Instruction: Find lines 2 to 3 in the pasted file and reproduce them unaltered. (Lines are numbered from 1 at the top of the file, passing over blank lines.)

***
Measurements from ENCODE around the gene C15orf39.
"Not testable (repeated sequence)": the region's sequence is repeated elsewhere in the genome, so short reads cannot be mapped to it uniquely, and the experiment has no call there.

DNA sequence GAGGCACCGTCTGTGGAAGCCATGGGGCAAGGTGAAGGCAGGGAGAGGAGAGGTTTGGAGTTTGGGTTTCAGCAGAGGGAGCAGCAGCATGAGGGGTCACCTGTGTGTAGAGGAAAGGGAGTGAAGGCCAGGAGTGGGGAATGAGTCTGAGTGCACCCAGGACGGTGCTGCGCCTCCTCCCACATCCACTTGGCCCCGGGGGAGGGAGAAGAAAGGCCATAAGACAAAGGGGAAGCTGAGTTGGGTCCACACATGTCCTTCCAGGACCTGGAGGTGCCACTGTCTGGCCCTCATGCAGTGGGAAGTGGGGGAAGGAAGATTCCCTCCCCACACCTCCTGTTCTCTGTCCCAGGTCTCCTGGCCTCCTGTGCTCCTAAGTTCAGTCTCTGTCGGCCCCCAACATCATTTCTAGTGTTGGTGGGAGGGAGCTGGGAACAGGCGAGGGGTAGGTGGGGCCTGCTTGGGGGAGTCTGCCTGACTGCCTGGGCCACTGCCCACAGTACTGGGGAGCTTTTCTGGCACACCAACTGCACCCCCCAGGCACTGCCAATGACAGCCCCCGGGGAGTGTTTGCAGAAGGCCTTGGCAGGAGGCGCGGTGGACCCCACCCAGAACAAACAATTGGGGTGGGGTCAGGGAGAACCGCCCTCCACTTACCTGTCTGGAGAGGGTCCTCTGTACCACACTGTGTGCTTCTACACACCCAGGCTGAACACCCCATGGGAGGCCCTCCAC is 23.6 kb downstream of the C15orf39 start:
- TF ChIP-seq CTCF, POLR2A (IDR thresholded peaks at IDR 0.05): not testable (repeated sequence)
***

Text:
"Not testable (repeated sequence)": the region's sequence is repeated elsewhere in the genome, so short reads cannot be mapped to it uniquely, and the experiment has no call there.

DNA sequence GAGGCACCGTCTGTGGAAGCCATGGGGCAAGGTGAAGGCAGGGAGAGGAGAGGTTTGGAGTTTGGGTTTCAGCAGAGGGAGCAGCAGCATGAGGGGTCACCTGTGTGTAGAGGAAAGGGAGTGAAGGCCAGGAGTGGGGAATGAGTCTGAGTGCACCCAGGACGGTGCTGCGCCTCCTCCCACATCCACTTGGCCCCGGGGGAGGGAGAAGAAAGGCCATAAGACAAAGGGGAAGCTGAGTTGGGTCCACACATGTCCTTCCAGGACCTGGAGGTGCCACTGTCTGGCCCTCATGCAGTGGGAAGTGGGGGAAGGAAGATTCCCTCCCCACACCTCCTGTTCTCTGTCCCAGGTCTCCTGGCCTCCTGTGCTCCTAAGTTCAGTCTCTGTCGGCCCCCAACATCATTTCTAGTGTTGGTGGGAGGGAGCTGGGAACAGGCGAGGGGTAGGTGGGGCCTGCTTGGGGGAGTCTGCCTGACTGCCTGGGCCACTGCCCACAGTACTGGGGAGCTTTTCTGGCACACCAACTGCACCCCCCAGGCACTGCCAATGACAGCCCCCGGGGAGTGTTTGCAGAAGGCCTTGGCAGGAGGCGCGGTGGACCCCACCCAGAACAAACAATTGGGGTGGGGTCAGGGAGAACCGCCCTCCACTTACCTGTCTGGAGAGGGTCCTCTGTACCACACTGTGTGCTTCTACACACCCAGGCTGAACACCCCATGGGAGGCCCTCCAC is 23.6 kb downstream of the C15orf39 start: